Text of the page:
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Raising the profile of allied health

Tuesday, 26 February 2019  
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Picture: Canterbury DHB allied health informatics clinical lead Rebecca George editor Rebecca McBeth


Five years into her part-time role as clinical lead for allied health informatics at Canterbury DHB, Rebecca George has become a recognisable figure on the health informatics scene, determinedly promoting allied health at every opportunity.


Rebecca George is passionate about raising the profile of allied health and sees informatics as key to achieving that.


She sits on the board of Health Informatics New Zealand and is chair of the National Allied Health Informatics Network, which has 40 members.


She also chairs a Canterbury DHB and West Coast DHB allied health informatics group to “try to reduce duplication and share learnings”.


“I’m extremely passionate about bringing visibility to allied health and the value and impact we have with patients,” she says.


“Patients share with us the difference we make in their lives. We know we’re making a difference, so it can be frustrating when we can’t communicate this impact to managers of health organisations in an evidential way.


“That’s what drives me on a daily basis.”


A developing role


George is an occupational therapist by background. She trained and spent her early career in the UK, working across a variety of clinical services, including primary, secondary and acute care as well as rehabilitation services.


She moved to New Zealand after marrying a Kiwi and worked in a range of services at Canterbury DHB. She ended up on the acute services side, “welcoming the opportunity to contribute to developing systems and systems change”.


When a project management role overseeing data collection came up, she jumped at the chance and has developed the role into becoming the DHB’s acute site’s clinical lead for allied health informatics.


“The role came about as a very natural evolution, alongside the focus of addressing data and how we’re using it,” she tells


Staying close to the ground


Despite not having a traditional background in IT, George says she took to the digital aspect of the informatics function comfortably.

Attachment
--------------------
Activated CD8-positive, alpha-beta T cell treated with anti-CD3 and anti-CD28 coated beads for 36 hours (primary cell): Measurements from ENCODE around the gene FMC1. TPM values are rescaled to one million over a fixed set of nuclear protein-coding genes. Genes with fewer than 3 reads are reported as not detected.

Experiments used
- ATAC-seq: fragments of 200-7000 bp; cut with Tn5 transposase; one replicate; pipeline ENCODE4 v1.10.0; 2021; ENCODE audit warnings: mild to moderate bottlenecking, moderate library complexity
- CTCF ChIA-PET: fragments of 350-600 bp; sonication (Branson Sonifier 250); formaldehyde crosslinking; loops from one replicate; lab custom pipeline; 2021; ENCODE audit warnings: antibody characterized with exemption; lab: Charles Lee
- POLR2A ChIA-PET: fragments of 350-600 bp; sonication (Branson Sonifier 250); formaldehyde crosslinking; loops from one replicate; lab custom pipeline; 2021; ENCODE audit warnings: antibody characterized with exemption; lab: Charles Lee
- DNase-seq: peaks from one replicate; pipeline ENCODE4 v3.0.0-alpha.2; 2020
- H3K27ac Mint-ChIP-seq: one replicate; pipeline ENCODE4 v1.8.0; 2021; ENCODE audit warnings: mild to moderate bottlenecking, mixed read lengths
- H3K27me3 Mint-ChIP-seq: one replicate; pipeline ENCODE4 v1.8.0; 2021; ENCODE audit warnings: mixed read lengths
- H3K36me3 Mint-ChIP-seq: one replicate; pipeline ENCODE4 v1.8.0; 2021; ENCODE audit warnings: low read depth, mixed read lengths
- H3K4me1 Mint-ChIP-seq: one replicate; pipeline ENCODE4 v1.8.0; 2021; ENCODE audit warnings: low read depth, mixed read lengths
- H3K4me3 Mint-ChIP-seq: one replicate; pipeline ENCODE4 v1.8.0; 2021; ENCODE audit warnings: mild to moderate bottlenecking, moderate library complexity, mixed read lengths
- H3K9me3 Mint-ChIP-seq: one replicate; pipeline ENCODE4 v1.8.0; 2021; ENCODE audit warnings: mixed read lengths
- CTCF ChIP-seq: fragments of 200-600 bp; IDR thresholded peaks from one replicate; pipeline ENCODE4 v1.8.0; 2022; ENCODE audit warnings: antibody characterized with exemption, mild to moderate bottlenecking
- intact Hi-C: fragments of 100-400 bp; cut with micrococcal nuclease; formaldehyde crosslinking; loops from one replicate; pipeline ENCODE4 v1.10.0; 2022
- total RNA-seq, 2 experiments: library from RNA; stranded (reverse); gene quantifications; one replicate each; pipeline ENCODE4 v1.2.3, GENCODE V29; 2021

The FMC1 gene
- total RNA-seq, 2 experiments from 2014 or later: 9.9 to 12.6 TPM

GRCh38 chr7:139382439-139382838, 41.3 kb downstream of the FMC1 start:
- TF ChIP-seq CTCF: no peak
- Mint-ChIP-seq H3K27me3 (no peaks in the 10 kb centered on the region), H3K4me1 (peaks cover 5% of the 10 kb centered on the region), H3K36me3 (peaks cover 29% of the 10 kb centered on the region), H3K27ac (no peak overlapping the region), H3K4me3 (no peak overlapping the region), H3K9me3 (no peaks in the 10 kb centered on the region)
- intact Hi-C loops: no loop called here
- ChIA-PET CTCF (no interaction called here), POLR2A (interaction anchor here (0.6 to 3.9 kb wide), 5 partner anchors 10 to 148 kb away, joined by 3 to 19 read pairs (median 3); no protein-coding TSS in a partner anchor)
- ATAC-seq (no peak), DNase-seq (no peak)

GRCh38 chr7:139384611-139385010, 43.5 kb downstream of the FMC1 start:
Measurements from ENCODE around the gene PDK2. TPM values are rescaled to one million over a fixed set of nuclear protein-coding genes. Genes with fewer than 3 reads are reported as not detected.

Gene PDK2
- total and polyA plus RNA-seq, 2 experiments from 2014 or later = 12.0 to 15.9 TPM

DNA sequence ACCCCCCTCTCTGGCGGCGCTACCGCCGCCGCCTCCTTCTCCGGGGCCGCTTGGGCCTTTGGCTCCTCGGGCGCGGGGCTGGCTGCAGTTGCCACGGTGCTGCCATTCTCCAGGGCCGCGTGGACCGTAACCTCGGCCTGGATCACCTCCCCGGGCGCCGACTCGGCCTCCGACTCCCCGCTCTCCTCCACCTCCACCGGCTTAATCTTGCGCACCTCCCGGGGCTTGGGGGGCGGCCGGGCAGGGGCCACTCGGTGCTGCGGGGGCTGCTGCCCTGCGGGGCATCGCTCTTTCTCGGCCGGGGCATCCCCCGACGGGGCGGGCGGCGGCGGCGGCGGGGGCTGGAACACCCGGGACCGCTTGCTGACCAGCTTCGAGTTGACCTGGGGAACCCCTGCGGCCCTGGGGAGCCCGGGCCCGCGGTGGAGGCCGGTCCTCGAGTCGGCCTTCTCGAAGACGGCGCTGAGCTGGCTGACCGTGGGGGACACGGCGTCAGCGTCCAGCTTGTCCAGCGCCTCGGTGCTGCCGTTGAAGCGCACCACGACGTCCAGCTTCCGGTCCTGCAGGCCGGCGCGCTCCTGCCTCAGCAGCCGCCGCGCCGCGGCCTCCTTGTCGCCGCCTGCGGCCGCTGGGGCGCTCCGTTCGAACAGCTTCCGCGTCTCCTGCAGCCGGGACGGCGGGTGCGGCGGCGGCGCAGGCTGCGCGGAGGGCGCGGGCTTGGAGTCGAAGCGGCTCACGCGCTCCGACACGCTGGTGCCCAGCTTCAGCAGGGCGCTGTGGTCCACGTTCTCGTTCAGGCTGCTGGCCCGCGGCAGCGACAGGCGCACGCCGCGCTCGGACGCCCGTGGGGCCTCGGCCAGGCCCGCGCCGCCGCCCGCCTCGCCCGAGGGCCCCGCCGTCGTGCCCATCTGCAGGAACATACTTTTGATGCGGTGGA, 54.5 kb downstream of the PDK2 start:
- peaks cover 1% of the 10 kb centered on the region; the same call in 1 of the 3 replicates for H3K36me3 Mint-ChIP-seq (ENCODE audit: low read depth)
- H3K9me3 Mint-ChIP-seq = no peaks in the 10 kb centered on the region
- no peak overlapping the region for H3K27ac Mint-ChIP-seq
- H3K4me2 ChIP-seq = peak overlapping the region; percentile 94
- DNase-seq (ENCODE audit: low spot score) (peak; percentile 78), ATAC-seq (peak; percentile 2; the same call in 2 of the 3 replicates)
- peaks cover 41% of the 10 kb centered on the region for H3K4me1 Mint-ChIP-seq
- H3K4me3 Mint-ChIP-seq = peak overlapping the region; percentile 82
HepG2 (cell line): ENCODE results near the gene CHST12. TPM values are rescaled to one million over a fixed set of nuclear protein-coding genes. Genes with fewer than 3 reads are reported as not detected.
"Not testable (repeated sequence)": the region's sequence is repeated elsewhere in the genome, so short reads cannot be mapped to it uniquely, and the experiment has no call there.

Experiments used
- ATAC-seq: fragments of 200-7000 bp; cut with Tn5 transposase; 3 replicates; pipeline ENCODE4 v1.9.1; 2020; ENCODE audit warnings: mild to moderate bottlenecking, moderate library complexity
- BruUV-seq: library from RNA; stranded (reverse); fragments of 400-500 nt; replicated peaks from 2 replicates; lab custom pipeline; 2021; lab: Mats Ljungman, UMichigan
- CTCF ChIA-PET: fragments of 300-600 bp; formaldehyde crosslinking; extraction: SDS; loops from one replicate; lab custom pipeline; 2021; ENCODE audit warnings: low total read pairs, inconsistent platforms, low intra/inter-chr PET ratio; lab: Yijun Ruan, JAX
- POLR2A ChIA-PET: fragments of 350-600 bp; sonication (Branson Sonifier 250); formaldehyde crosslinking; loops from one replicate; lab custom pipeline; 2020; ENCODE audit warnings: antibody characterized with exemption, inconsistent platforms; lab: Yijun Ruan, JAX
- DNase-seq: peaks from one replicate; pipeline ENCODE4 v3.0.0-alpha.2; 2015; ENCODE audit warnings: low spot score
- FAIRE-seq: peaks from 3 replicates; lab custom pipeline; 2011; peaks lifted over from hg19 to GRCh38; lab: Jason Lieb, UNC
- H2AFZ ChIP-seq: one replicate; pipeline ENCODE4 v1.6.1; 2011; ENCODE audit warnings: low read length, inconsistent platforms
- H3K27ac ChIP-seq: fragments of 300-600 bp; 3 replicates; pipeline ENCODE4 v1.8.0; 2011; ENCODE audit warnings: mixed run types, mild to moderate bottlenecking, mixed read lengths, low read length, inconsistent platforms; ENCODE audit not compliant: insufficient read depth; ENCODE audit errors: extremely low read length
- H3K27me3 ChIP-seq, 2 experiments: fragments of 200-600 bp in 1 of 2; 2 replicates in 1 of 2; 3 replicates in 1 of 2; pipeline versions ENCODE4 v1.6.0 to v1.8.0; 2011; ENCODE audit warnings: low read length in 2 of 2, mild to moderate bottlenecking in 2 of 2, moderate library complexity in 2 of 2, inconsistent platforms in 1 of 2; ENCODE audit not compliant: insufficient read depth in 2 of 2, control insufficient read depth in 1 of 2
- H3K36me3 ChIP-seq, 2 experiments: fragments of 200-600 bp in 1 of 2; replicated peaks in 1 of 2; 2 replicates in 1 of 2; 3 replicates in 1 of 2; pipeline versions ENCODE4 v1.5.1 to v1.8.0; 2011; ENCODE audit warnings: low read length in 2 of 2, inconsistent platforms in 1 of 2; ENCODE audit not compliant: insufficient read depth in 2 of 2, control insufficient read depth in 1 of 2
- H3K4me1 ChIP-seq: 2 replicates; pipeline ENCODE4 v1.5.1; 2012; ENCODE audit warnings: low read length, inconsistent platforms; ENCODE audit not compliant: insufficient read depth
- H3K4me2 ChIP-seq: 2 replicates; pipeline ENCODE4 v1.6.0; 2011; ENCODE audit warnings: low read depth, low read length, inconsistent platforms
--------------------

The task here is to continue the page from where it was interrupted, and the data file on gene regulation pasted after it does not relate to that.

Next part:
She says in order to get the resource to engage in this area, such positions within allied health services are often called clinical quality or service improvement leads, but they often incorporate overseeing data collection and digital technologies.


Key to being a clinical informatics lead is the need to continually speak to people working on the ground.


She still does some clinical practice when she can and remains “deeply immersed in contact with clinical leaders and clinicians”.


“You often find yourself playing the role of interpreter between the clinician and technical roles within an organisation,” she says.


“Without this role, things can get lost in translation. It’s very important that the solutions and developments being built to benefit allied health clinicians are based on their actual work and needs.”


A new standard


In 2013, George helped created a working group that has developed an allied health data standard for New Zealand.


This defines the minimum data set to be captured by allied health staff in DHBs to record patient-related clinical activity and involved a national audit of the data each DHB is currently collecting.


“We can’t wave a magic wand. We have to start at square one, saying ‘what data do we need and what systems do we need for analytics?’,” she explains.


She says the standard was created because of inconsistencies in the data collected by the allied health profession and the lack of visibility of this data. 


The new standard was published in March 2018 and the National Allied Health Informatics Network is now focused on implementation.


Three early adopter DHB sites are carrying out a gap analysis to determine what patient-related clinical activity is not being collected and what needs to happen to meet the standard.


Hope for the future


George was cheered by the recent appointment of Martin Chadwick as the first chief allied health officer at the Ministry of Health, as he is a keen advocate for allied health informatics.


“I’m hopeful that with the new chief AH officer, informatics will have a significant profile across AH scientific and technical, supporting organisations to employ staff into these roles,” she says.


“These roles can then develop and use an evidence base of patient outcomes and system measures. By identifying the service demand and capacity drivers, this information will support service development and resource allocation, ultimately tailoring services to benefit the patient.”


Read more in the Clinicians in Digital Health series:


Andrew Miller: A personal perspective on patient-centred care

Kerry Macaskill-Smith: Clinical need drives development of general practice software

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